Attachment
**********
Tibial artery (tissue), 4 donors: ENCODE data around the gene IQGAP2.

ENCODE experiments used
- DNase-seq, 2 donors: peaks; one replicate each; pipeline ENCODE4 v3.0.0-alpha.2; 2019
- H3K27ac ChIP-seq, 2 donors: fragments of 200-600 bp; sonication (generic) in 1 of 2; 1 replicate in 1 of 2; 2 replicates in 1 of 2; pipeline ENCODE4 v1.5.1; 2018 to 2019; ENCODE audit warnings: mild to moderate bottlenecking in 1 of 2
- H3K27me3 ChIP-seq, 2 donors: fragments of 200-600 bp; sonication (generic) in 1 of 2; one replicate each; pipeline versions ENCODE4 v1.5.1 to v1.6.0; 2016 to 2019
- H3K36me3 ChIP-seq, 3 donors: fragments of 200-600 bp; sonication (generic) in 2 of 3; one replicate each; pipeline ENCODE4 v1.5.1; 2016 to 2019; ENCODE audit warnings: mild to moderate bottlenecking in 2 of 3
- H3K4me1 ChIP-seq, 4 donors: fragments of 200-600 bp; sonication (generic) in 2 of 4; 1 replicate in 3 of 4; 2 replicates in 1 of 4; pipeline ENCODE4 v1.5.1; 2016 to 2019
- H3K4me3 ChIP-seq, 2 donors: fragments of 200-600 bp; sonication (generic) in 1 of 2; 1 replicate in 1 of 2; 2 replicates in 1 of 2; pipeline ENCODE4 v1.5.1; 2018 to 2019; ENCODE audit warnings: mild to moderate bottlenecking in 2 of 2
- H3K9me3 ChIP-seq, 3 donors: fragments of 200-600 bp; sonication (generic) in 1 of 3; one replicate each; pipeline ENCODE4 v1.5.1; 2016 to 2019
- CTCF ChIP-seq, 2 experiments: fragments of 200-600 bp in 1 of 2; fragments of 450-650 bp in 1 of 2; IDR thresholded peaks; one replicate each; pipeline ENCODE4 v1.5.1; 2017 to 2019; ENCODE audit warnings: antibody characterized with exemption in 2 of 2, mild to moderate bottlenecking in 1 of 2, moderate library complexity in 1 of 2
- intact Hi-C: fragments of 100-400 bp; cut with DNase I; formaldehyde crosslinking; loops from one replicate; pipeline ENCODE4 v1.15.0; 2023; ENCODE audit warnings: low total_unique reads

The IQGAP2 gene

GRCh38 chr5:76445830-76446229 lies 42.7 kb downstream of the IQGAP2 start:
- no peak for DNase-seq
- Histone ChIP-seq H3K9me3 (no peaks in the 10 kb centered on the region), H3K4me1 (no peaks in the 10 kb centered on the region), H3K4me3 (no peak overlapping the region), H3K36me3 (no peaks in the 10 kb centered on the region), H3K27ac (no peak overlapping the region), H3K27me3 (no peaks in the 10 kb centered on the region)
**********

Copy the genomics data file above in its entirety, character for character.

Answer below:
Tibial artery (tissue), 4 donors: ENCODE data around the gene IQGAP2.

ENCODE experiments used
- DNase-seq, 2 donors: peaks; one replicate each; pipeline ENCODE4 v3.0.0-alpha.2; 2019
- H3K27ac ChIP-seq, 2 donors: fragments of 200-600 bp; sonication (generic) in 1 of 2; 1 replicate in 1 of 2; 2 replicates in 1 of 2; pipeline ENCODE4 v1.5.1; 2018 to 2019; ENCODE audit warnings: mild to moderate bottlenecking in 1 of 2
- H3K27me3 ChIP-seq, 2 donors: fragments of 200-600 bp; sonication (generic) in 1 of 2; one replicate each; pipeline versions ENCODE4 v1.5.1 to v1.6.0; 2016 to 2019
- H3K36me3 ChIP-seq, 3 donors: fragments of 200-600 bp; sonication (generic) in 2 of 3; one replicate each; pipeline ENCODE4 v1.5.1; 2016 to 2019; ENCODE audit warnings: mild to moderate bottlenecking in 2 of 3
- H3K4me1 ChIP-seq, 4 donors: fragments of 200-600 bp; sonication (generic) in 2 of 4; 1 replicate in 3 of 4; 2 replicates in 1 of 4; pipeline ENCODE4 v1.5.1; 2016 to 2019
- H3K4me3 ChIP-seq, 2 donors: fragments of 200-600 bp; sonication (generic) in 1 of 2; 1 replicate in 1 of 2; 2 replicates in 1 of 2; pipeline ENCODE4 v1.5.1; 2018 to 2019; ENCODE audit warnings: mild to moderate bottlenecking in 2 of 2
- H3K9me3 ChIP-seq, 3 donors: fragments of 200-600 bp; sonication (generic) in 1 of 3; one replicate each; pipeline ENCODE4 v1.5.1; 2016 to 2019
- CTCF ChIP-seq, 2 experiments: fragments of 200-600 bp in 1 of 2; fragments of 450-650 bp in 1 of 2; IDR thresholded peaks; one replicate each; pipeline ENCODE4 v1.5.1; 2017 to 2019; ENCODE audit warnings: antibody characterized with exemption in 2 of 2, mild to moderate bottlenecking in 1 of 2, moderate library complexity in 1 of 2
- intact Hi-C: fragments of 100-400 bp; cut with DNase I; formaldehyde crosslinking; loops from one replicate; pipeline ENCODE4 v1.15.0; 2023; ENCODE audit warnings: low total_unique reads

The IQGAP2 gene

GRCh38 chr5:76445830-76446229 lies 42.7 kb downstream of the IQGAP2 start:
- no peak for DNase-seq
- Histone ChIP-seq H3K9me3 (no peaks in the 10 kb centered on the region), H3K4me1 (no peaks in the 10 kb centered on the region), H3K4me3 (no peak overlapping the region), H3K36me3 (no peaks in the 10 kb centered on the region), H3K27ac (no peak overlapping the region), H3K27me3 (no peaks in the 10 kb centered on the region)